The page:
Today, U.S. Environmental Protection Agency (EPA) Assistant Administrator of EPA’s Office of Enforcement and Compliance Assurance (OECA) Susan Bodine issued guidance regarding OECA enforcement discretion in the wake of the coronavirus (COVID-19) COVID-19 pandemic. EPA intends to focus its resources largely on situations that may create an acute risk or imminent threat to public health

As the coronavirus (COVID-19) outbreak continues across the U.S., it is important for companies to proactively address the potential disruptions to their compliance programs. Environmental compliance is often a boots-on-the-ground activity; but what happens when those boots are at home, can’t travel as needed, or can’t observe operations at the plant level?  Unprecedented staffing and

On March 9, 2020, EPA published its final “risk and technology review” for the standards it adopted in 2004 to regulate emissions of hazardous air pollutant (HAP) from natural gas-fired combustion turbines. Like most other such reviews, EPA confirmed that the risks presented by HAP emissions from the source category are acceptable with

On March 3, 2020, the United States Environmental Protection Agency (EPA) published its most recent proposed revisions to the federal Coal Combustion Residuals (CCR) rule. The proposal, which EPA has coined “Part B” to its “Holistic Approach to Closure,” is a follow-up to the Part A proposal, which EPA published in November 2019. Part

Last week, EPA fulfilled a promise to reverse the expansion of its refrigerant management program during the Obama Administration. That expansion, which was finalized in 2016 and became effective in 2019, EPA extended the regulations for ozone depleting substances (ODS) to non-ODS “substitute” refrigerants, with the intent of reducing emissions of substitutes that consist of

New federal reporting requirements for per- and polyfluoroalkyl substances (PFAS) went into effect on January 1, 2020. The National Defense Authorization Act for FY 2020 (NDAA), signed into law on December 20, 2019, required EPA to add certain PFAS to the federal Toxics Release Inventory (TRI) list of reportable chemicals.

The NDAA identified fourteen specific

On January 27, EPA published a preliminary list of manufacturers that are potentially subject to a fee obligation under the Toxic Substances Control Act (“TSCA”). This is a follow-up notice to EPA’s designation of 20 additional substances as High Priority Substances in December, for which the agency will now go through a risk evaluation, including:

Plaintiffs across the country have filed suit seeking relief for their exposure to per– and polyfluoroalkyl substances (“PFAS”), a group of man-made chemicals that the plaintiffs hope to link to a variety of adverse health effects, including cancer. While the health effects attributable to these chemicals are under study by state and federal regulators, decisionmakers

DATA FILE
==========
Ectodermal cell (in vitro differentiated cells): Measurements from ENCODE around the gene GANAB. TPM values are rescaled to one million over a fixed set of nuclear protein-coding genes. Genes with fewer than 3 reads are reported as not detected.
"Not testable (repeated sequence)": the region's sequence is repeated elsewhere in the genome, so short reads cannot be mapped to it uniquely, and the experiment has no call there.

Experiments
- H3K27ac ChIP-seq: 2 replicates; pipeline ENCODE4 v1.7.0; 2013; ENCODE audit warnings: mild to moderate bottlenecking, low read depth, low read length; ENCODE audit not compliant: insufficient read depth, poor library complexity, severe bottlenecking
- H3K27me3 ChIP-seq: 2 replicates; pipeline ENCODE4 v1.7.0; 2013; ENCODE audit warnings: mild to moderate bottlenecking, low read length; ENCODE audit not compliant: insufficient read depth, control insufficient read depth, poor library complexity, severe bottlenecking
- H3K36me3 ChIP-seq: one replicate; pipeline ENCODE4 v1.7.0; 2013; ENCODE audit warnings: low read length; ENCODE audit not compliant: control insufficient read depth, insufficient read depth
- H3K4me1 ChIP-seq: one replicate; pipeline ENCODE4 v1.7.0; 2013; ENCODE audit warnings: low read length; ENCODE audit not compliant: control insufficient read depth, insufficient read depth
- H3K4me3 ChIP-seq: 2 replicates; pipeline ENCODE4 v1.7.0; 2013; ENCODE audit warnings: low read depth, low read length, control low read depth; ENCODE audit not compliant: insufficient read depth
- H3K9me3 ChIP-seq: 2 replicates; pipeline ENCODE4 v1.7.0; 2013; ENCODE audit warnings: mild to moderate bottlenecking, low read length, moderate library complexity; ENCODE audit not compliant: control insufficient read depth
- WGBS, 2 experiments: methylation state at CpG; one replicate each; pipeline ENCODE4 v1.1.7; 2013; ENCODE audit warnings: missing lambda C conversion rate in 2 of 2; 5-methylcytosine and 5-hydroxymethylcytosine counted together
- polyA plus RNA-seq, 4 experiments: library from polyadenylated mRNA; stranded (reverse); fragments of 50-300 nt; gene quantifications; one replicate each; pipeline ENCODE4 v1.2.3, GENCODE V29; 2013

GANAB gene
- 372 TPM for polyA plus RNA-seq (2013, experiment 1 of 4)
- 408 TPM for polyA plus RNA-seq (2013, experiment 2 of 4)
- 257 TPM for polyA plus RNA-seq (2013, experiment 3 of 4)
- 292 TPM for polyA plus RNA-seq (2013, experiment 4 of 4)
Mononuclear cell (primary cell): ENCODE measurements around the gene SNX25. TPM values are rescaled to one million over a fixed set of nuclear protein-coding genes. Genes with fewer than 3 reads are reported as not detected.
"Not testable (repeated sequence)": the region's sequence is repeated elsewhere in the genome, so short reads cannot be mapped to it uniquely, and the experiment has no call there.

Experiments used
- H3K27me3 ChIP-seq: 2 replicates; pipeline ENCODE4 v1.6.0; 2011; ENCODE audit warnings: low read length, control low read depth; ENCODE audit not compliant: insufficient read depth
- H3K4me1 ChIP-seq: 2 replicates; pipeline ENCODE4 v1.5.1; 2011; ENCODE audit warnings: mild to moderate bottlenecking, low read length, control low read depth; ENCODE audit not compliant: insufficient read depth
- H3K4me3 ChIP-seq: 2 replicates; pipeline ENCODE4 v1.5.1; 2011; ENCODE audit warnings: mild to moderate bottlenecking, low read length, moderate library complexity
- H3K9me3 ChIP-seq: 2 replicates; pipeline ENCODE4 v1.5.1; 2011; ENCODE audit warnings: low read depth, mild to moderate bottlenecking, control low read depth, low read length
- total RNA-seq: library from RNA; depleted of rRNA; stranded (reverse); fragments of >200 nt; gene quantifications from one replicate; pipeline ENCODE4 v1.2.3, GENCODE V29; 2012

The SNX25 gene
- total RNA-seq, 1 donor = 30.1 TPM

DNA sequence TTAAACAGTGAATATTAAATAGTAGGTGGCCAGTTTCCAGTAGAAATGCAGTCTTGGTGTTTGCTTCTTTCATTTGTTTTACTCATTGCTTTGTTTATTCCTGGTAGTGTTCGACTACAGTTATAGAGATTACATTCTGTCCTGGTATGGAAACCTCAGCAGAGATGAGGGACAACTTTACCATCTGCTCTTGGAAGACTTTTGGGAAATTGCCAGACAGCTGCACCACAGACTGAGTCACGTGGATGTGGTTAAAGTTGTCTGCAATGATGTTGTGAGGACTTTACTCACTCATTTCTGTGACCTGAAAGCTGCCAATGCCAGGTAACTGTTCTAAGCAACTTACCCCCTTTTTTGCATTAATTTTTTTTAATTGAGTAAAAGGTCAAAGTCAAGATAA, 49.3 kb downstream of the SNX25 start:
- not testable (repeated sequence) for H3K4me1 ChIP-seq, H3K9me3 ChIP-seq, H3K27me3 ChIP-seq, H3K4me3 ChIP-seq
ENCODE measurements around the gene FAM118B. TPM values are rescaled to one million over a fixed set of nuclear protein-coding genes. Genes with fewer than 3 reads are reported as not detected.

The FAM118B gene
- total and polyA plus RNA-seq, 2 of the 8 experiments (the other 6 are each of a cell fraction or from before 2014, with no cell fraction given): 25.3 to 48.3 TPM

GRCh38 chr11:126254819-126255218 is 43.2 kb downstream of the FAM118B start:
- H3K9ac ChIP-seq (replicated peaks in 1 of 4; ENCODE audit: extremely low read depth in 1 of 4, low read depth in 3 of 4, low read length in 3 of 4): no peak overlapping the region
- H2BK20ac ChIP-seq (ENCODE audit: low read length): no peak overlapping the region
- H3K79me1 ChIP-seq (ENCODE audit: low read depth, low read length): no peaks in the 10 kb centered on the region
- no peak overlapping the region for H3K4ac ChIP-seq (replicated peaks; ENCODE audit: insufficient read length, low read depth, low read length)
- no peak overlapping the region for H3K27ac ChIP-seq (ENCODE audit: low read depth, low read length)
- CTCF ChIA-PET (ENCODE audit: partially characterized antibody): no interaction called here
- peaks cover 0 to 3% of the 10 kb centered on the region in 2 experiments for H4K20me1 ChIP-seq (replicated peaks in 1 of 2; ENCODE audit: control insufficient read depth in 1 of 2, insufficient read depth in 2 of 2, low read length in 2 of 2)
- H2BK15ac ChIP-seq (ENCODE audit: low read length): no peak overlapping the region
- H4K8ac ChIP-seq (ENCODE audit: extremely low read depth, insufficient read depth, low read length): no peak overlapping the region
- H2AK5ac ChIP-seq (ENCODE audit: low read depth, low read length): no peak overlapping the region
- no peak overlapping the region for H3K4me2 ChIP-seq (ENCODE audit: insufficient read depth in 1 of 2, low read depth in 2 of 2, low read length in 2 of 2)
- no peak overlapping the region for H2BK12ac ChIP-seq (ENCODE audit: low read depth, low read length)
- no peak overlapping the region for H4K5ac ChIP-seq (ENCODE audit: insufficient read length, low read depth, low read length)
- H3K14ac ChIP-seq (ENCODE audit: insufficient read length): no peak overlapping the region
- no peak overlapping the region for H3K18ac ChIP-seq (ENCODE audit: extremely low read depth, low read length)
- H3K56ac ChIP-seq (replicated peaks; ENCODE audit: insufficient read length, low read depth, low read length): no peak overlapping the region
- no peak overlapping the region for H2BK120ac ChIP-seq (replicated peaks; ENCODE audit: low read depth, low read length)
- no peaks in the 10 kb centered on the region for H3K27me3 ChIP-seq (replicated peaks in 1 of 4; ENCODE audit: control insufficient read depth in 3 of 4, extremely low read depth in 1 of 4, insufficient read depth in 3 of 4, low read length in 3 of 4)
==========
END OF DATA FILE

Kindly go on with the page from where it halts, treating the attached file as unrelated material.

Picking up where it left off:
Under the Obama Administration, the Environmental Protection Agency (EPA) issued a rule on January 13, 2017 amending parts of the Clean Air Act’s (CAA) Risk Management Plan (RMP) program, which regulates facilities that use hazardous substances.  Among other things, the Obama Administration’s 2017 RMP Rule implemented new requirements related to technology and alternatives analyses, third-party audits, disclosure requirements, and incident investigations.  Similarly to other areas of environmental law, the Trump Administration expressed its intention to repeal these requirements shortly after entering office.  After issuing a May 30, 2018 proposed rule and considering nearly 77,360 submitted comments, the EPA recently made good on its intention by releasing the pre-publication version of final RMP Reconsideration Rule that, among other things, repeals the Obama Administration regulations.

The final rule incorporates most of the substantive provisions in the proposed rule.  In addition to repealing much of the 2017 RMP Rule, the RMP Reconsideration Rule modifies the requirements related to local emergency coordination and compliance dates for some provisions.  The Reconsideration Rule will become immediately effective upon its publication in the Federal Register, which should occur soon.  Parties are also expected to challenge the RMP Reconsideration Rule in court, potentially resulting in the delay of the rule’s effective date or its reversal.  One potential challenger is a contingent of fourteen state attorney generals that submitted negative comments on the proposed rule.  More recently, the states submitted another comment listing chemical incidents that have occurred since the proposed rule, which they argue further evidences the need to keep the 2017 RMP Rule.
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